The administration’s rejection of sanctions on Monday disappointed critics, who worried about continued Russian influence.

Peter Harrell, a former sanctions official in the Obama administration, said that it was “clearly disappointing” that the Trump administration refused to impose sanctions “on the same day that C.I.A. Director Mike Pompeo said that Russia will target the 2018 midterm elections.”

“If they want these sanctions to truly have a strong deterrent effect,” Mr. Harrell said, “they needed to release a stronger statement today, and they needed a few scapegoats to sanction to send a message that the administration is serious about enforcement.”

In opposing the sanctions law, the Trump administration argued that it needed flexibility to pursue a more collaborative diplomacy. But many members of Congress, worried about Mr. Trump’s apparent admiration for President Vladimir V. Putin of Russia, wanted to take away his power to suspend sanctions on his own.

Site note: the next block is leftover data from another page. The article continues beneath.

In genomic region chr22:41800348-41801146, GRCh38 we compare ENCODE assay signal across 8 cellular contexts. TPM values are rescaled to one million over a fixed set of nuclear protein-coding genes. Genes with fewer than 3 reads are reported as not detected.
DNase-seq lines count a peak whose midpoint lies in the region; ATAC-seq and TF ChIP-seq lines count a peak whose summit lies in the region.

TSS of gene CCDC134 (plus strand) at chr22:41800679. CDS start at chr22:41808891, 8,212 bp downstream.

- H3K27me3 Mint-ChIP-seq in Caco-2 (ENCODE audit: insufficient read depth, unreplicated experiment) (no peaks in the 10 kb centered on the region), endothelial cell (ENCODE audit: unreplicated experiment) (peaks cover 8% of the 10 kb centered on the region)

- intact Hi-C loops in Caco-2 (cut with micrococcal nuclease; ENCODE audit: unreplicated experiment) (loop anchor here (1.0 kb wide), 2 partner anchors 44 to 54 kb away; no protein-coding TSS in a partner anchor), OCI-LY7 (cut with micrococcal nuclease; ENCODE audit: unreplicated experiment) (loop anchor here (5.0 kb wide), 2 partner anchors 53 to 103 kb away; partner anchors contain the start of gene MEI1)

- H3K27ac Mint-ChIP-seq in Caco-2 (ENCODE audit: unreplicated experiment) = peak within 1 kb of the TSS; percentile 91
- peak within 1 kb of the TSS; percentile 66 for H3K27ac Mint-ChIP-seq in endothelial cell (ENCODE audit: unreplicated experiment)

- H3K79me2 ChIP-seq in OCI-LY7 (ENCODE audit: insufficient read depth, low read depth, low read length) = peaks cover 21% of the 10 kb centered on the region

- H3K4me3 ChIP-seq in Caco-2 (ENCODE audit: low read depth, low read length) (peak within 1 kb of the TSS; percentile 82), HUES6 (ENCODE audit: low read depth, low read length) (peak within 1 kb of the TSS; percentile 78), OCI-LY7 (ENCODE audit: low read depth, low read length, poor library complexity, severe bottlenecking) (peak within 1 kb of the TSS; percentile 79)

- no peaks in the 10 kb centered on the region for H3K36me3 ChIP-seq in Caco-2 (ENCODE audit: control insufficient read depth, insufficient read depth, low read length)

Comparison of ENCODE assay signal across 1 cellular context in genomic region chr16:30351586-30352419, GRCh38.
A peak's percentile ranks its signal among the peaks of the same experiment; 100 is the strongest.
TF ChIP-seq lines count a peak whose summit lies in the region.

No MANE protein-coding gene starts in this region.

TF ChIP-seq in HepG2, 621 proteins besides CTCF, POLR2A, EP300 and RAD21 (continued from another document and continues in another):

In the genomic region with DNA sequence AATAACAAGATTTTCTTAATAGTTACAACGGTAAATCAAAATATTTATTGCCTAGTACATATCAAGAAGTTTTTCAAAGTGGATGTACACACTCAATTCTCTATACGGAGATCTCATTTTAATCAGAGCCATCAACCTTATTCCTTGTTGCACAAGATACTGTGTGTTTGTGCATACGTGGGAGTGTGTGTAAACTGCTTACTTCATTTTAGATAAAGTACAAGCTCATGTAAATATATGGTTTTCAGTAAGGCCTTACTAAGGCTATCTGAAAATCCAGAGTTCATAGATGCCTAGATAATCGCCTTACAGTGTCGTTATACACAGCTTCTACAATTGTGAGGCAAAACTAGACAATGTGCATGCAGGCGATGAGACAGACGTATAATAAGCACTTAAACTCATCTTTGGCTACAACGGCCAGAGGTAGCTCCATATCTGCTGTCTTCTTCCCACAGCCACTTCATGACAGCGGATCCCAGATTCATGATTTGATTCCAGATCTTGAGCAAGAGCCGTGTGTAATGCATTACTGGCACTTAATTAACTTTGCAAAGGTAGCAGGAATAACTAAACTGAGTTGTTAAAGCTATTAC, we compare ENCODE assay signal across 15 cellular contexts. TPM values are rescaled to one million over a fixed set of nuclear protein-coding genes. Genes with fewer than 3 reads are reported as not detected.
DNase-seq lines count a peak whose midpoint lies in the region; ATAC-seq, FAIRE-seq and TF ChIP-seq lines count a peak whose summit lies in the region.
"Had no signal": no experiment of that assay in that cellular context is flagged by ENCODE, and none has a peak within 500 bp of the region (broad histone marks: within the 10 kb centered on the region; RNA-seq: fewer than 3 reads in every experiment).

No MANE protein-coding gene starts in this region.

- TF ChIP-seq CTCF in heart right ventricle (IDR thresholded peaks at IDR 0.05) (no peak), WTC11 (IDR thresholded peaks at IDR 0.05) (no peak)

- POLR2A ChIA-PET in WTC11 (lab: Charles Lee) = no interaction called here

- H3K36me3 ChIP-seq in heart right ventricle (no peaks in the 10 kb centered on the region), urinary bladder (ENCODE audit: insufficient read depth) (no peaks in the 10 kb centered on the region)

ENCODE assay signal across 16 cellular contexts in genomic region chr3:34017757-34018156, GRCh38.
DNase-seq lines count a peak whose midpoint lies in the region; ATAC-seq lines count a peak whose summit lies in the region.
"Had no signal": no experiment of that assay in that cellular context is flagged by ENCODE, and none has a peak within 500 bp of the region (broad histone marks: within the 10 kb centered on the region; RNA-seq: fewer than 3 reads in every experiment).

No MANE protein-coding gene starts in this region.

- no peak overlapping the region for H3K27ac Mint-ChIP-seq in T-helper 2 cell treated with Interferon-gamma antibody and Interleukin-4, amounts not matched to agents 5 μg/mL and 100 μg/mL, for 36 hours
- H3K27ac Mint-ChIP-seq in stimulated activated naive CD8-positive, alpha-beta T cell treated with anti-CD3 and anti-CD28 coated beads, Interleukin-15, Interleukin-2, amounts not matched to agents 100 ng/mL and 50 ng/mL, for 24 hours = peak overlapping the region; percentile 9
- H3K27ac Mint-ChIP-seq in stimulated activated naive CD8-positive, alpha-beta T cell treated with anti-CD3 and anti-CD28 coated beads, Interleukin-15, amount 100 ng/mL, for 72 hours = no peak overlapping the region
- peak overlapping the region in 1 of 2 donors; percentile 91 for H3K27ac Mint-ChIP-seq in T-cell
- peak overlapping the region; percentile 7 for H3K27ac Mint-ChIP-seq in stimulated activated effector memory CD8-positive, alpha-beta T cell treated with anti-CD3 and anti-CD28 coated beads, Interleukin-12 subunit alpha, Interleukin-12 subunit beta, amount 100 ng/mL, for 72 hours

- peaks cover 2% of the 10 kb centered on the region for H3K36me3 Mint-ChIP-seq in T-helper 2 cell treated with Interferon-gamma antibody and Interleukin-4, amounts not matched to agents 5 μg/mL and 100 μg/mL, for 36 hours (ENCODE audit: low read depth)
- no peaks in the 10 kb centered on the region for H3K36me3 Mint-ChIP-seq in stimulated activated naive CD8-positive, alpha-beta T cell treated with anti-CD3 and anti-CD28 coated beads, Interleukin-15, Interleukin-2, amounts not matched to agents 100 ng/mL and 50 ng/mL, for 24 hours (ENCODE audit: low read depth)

Russia has an election coming up in March, and Trump’s pal Putin had his nominal political opponent arrested on Sunday, another reason to impose new sanctions against his autocratic criminal regime. Top Putin opponent urges Russia protesters to act ‘for yourself and your future’:

Russian police detained a top opponent of President Vladimir Putin today as thousands of people around the country protested against a lack of competition in presidential elections planned for this spring.

Alexey Navalny, an anti-corruption campaigner who has become Russia’s most prominent critic of Putin, was seized and dragged violently into a van by police as he tried to join one of the protests that he had called for in central Moscow.

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“I was detained,” Navalny tweeted in Russian from inside the police van. “It does not matter … You don’t go for me, but for yourself and your future.”

Navalny also tweeted a video of his arrest and photos from the protests.

Late on Sunday, Navalny tweeted he had been released by police without any charges being filed, but his lawyer, Olga Mikhailova, told Reuters that he would have to face court at a later date. Almost 300 people were reported to have also been detained during the protests, that nonetheless passed off with fewer arrests than at previous rallies.